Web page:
CHARLESTON, WV (WVNS) — West Virginia Attorney General Patrick Morrisey urged the West Virginians to be careful when it comes to Maui-related donation scams.

As of Wednesday morning, the death toll was at least 106, and more than 1,000 remain missing. This gives scammers the opportunity to prey on vulnerable victims affected by this tragedy.

“My thoughts and prayers go out to those affected by this catastrophic event. Many are expected to respond with generosity and kindness but unfortunately, there will be those who would take advantage of people’s willingness to give. I encourage those who wish to give to the relief effort to do so, but give wisely so that your generosity helps those in need,” Attorney General Morrisey said.

According to the FBI, charity/disaster fraud schemes seek donations that do little or no work at all, but instead goes directly to a scammer. Real charities should always be confirmed and be registered with the proper state government agency.

Other tips to keep in mind when giving to disaster relief organizations:  

  • Only give to established charities or groups whose work you know and trust.
  • Never feel pressured to donate immediately.
  • Be suspicious of charities that ask for donations in cash, gift cards or via wire transfer.
  • Consider paying by credit card.
  • Ask how much of an individual donation directly supports the relief effort.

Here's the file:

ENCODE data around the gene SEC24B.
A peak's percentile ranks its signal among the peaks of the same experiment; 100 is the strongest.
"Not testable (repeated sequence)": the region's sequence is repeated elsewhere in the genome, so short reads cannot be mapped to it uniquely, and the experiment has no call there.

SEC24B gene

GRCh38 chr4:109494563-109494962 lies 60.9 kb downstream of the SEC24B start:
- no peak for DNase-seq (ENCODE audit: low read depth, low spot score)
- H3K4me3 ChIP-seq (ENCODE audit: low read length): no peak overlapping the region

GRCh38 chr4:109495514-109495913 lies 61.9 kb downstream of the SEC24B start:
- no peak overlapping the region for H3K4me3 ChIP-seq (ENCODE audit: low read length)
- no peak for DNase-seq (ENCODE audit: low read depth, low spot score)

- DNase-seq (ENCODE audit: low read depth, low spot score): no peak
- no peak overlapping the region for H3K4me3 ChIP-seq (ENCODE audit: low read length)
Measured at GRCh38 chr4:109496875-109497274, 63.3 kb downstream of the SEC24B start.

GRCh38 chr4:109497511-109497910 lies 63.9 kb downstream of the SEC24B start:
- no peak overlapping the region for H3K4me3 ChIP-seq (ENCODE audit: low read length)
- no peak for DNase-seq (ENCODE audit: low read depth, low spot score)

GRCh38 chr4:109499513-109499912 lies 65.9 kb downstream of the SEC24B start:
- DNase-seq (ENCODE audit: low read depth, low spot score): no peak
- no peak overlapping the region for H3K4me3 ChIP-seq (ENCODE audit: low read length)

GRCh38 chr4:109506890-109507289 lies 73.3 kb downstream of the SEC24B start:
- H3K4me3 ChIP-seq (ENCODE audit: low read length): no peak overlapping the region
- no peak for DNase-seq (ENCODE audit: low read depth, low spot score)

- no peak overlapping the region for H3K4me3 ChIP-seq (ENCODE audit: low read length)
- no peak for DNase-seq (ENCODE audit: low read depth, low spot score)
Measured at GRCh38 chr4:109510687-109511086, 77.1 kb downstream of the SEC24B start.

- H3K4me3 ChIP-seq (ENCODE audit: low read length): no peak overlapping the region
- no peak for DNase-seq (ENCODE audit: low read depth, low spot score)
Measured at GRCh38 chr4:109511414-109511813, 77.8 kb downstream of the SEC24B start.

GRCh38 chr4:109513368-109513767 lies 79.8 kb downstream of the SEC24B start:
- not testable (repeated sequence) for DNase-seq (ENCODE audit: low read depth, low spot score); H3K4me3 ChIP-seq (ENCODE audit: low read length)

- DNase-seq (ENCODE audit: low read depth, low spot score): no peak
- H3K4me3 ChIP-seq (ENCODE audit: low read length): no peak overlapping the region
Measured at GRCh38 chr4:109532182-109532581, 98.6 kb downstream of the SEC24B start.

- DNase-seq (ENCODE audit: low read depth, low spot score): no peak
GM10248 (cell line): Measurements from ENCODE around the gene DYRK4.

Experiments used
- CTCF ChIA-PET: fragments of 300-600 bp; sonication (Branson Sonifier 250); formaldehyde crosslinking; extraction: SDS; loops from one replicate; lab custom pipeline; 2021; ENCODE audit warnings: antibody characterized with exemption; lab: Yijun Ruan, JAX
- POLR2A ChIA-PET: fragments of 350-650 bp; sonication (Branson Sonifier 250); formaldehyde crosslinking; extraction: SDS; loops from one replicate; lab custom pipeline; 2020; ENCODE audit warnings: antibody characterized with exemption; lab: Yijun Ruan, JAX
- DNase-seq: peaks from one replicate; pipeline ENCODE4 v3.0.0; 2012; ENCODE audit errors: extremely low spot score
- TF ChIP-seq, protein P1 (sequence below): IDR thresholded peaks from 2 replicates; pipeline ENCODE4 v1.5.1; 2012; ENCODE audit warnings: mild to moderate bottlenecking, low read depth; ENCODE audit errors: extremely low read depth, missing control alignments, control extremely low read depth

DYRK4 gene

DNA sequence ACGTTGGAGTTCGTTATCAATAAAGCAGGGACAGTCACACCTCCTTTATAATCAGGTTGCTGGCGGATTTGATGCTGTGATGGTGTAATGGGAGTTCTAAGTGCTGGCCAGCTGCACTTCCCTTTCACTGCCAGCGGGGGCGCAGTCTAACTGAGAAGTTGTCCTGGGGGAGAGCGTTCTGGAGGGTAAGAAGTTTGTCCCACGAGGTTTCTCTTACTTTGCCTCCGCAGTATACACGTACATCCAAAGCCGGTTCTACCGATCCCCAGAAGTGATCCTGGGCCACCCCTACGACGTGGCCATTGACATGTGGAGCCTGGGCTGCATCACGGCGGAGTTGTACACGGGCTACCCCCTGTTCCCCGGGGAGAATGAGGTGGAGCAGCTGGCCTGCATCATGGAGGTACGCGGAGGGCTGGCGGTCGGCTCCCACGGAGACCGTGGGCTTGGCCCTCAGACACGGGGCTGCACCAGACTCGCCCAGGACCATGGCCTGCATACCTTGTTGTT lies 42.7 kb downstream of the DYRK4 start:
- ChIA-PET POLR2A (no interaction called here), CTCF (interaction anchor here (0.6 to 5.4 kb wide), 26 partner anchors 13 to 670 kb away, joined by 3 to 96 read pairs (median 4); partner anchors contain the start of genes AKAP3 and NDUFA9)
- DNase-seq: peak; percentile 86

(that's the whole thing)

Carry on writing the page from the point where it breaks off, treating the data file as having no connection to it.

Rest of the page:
• Never rely on a group’s sympathetic sounding name or its similarity to a well-known, reputable entity.
  • Be wary of unsolicited calls that thank you for donations that you do not recall making.
  • Verify any local chapter that is authorized to solicit funds on behalf of its parent organization.
  • Go directly to a charity or organization’s website instead of clicking on a link to the desired group.
  • Any online contribution website should start with https://. The “s” verifies a secure connection, making it less likely for personal information to be stolen.
  • Be wary of any charity refusing to detail its mission.
  • Keep records, including a letter confirming the charitable status of the organization, for contributions in excess of $250. 

If you think you have been scammed, you can contact the Attorney General’s Consumer Protection Division at 800-368-8808, or file a complaint online at

You can also can research charities online via or to make sure charities are legitimate in your area.